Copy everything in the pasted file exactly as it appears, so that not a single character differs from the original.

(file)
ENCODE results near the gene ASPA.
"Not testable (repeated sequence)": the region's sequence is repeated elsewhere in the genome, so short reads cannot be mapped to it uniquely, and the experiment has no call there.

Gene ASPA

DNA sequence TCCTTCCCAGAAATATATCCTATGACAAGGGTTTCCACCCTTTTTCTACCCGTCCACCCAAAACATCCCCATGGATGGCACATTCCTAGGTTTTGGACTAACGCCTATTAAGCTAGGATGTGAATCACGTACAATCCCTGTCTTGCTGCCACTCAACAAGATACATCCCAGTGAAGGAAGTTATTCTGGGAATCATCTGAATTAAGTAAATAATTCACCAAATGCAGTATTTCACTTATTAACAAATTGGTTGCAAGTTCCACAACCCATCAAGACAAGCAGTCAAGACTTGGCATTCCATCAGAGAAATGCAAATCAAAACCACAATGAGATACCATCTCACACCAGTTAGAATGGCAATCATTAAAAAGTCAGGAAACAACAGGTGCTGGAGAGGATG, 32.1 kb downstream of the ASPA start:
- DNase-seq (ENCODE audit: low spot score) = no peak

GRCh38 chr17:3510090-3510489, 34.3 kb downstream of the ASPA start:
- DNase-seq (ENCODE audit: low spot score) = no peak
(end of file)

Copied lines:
ENCODE results near the gene ASPA.
"Not testable (repeated sequence)": the region's sequence is repeated elsewhere in the genome, so short reads cannot be mapped to it uniquely, and the experiment has no call there.

Gene ASPA

DNA sequence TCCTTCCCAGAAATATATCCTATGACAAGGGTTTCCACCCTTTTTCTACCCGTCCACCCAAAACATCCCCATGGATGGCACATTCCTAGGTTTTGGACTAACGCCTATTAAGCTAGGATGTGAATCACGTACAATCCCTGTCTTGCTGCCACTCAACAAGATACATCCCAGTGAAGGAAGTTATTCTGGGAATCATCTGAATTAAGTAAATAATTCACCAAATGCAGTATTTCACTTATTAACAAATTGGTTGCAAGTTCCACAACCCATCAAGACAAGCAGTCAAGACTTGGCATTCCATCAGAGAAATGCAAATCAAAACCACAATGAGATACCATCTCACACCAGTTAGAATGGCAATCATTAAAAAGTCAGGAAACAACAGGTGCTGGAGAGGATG, 32.1 kb downstream of the ASPA start:
- DNase-seq (ENCODE audit: low spot score) = no peak

GRCh38 chr17:3510090-3510489, 34.3 kb downstream of the ASPA start:
- DNase-seq (ENCODE audit: low spot score) = no peak